Little Richard’s rise to national acclaim in the US was so swift and powerful, it seems surprising in retrospect that his wave of major hits lasted only two years. After his emergence with “Tutti Frutti” in January 1956, he was already renouncing rock‘n’roll by October 1957. After that, in terms of the pop Top 10, he only lasted for one more hit, “Good Golly, Miss Molly,” in February 1958.
The complicated history of a classic
On May 11, 1959, Richard entered the Hot 100 for what turned out to the last time for five years — and even then, it was with a recording he’d made four years earlier. The song was (chiefly, at least) Jerry Leiber and Mike Stoller’s “Kansas City,” written in 1952 and first recorded the same year by R&B singer-pianist Little Willie Littlefield, under the title “K.C. Lovin’.”
In March 1959, in a flurry of new activity around the song, it was recorded by Charlotte, North Carolina soul man Wilbert Harrison, and in rival versions by Hank Ballard and the Midnighters and Rocky Olson. Little Richard had actually made two recordings of it for Specialty in 1955.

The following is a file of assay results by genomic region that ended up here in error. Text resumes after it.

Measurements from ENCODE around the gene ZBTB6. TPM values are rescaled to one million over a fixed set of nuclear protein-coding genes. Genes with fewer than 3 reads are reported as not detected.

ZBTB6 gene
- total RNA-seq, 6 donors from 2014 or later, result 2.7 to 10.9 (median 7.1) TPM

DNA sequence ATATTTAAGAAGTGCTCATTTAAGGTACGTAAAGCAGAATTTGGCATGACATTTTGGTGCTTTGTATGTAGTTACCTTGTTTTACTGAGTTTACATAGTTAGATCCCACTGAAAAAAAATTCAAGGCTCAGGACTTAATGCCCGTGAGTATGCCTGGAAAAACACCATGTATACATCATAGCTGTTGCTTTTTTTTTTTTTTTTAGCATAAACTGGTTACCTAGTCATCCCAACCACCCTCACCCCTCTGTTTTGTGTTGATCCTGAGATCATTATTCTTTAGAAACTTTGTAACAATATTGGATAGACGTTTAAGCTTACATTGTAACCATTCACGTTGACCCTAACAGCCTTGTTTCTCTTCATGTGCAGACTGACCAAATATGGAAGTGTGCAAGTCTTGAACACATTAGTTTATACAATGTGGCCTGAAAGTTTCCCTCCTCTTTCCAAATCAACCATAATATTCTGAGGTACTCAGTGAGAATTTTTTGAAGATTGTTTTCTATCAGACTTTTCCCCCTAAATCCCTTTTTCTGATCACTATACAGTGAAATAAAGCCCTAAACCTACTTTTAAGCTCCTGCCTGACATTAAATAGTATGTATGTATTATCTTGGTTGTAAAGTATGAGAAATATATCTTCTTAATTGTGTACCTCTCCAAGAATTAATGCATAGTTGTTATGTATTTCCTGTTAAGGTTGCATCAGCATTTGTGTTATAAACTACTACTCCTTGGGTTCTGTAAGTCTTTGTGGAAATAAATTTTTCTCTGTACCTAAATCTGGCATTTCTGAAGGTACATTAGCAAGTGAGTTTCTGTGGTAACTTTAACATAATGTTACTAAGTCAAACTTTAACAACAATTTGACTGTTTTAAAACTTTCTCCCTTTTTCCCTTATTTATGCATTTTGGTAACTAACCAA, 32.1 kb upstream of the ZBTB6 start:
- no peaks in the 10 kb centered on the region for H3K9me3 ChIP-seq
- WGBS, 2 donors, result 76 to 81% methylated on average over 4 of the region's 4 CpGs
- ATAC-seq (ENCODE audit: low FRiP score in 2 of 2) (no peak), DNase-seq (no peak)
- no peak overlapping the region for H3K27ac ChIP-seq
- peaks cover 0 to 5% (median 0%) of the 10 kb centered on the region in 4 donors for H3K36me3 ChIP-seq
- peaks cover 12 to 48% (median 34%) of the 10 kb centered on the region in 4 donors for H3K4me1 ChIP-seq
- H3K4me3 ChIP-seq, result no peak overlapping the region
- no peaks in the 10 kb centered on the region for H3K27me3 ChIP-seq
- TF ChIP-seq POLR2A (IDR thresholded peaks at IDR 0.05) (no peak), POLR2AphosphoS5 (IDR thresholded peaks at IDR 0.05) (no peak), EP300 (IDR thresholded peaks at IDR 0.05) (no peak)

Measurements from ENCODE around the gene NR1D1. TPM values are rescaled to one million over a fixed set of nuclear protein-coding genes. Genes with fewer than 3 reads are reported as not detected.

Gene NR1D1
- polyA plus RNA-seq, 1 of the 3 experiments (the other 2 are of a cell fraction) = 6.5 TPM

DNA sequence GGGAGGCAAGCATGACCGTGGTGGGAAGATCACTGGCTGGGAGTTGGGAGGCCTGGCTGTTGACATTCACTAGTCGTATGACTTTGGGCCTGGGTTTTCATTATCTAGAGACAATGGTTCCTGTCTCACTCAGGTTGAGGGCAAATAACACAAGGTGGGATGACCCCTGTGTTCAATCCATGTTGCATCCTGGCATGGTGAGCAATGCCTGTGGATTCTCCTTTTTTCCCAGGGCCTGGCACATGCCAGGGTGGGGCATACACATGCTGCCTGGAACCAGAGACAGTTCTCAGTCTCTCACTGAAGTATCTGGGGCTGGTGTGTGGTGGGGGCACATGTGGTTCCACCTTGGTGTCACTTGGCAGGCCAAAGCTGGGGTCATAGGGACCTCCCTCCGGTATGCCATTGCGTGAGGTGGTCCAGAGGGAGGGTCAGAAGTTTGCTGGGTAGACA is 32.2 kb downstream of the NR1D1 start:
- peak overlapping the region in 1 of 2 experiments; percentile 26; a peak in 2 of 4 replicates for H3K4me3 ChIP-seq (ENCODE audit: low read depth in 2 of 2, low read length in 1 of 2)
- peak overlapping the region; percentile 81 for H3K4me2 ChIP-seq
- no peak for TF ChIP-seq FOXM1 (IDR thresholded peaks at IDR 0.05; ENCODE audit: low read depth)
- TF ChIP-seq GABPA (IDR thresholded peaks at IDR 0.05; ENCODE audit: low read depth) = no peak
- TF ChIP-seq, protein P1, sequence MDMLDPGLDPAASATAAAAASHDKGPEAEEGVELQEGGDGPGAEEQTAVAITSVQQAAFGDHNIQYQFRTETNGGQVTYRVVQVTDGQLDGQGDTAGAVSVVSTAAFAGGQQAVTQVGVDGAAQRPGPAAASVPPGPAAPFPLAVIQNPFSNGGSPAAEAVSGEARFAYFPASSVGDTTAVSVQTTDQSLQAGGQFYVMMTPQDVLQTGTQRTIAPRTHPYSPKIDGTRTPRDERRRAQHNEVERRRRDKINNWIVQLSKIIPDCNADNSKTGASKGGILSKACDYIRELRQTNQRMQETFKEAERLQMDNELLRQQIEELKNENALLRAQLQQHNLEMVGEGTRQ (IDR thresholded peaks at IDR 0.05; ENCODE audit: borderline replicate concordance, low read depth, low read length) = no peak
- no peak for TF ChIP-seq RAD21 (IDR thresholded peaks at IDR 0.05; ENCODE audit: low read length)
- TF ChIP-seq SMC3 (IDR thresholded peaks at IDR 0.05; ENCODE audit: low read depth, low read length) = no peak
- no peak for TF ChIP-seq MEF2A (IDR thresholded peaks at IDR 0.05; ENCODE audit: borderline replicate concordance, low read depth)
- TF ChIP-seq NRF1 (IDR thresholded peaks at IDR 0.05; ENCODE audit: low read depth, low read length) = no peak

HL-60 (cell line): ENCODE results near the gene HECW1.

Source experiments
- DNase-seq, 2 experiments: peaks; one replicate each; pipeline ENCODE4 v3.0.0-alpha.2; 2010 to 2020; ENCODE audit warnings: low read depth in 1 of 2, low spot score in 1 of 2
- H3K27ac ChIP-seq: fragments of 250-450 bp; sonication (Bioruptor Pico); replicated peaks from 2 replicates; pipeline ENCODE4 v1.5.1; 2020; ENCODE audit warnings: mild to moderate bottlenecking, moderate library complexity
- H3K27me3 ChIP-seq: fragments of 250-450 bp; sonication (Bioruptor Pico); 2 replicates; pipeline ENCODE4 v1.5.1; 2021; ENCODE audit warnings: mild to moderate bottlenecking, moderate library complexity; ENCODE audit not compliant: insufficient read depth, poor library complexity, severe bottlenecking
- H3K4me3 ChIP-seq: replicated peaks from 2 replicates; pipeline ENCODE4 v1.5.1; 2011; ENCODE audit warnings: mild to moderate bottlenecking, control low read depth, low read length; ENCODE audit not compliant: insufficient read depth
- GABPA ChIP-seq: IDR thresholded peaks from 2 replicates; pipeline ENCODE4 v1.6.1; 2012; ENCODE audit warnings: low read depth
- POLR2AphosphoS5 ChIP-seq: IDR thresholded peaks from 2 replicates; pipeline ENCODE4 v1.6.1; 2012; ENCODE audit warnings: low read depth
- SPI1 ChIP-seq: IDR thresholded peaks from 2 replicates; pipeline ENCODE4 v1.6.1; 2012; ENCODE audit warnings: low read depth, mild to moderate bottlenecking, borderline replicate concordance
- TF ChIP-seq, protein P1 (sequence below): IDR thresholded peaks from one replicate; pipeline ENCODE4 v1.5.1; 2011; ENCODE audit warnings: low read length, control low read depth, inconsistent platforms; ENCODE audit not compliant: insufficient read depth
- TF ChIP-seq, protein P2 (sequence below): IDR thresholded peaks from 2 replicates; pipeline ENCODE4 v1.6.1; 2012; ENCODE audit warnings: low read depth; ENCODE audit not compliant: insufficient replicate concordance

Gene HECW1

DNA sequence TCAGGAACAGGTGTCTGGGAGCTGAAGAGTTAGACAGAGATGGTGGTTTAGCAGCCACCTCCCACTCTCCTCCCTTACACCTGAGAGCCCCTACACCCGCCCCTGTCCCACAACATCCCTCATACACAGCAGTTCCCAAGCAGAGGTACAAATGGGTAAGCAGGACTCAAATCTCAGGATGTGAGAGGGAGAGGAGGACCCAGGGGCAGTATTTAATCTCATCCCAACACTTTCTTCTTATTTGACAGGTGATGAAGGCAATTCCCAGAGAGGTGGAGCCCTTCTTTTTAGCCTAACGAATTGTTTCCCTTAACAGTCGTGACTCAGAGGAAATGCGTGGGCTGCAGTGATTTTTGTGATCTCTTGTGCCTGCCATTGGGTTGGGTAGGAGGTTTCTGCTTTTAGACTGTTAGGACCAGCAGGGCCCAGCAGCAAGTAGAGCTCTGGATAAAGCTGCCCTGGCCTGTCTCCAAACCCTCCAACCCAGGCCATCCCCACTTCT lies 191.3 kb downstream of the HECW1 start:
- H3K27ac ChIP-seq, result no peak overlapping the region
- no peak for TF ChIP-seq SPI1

One adhered to the Littlefield original, and wasn’t released until 1970. The other, cut two months later, kept that title but added a new lyrical interpolation. As “Hey-Hey-Hey-Hey (Goin’ Back To Birmingham),” that part became the b-side of “Good Golly Miss Molly” early in 1958.
Richard’s second “Kansas City” was included on his new album of March 1959, The Fabulous Little Richard. The Beatles, loving his records as they did, were inspired to cover it in 1962 at both the Cavern Club and in their Hamburg shows. Meanwhile back in 1959, Specialty (by 1959, Richard’s former label) entered it into that new singles race, but Richard’s “Kansas City (Hey-Hey-Hey-Hey)” petered out at No.95, and didn’t make the R&B chart at all.
Olson’s single got to No.60 pop, and Ballard’s No.72, but Harrison was the hands-down winner: his “Kansas City” went all the way to No.1, spending two weeks there from May 18. After many subsequent covers by the likes of Dion, Jan & Dean and Lou Rawls, The Beatles added their treatment to the Beatles For Sale album of late 1964. This came soon after their Long Tall Sally EP, titled after their cover of his 1956 classic, and they had already sung other numbers of his in various BBC radio sessions.
The Beatles For Sale release produced a claim from Richard’s lawyers that the group had also covered his portion of the song. It went on to be listed as a medley with appropriate accreditation. But, aside from the legalities, Little Richard had once again been the inspiration for the superstars from Liverpool.
Little Richard’s “Kansas City (Hey-Hey-Hey-Hey)” is on The Very Best of Little Richard, which can be bought here.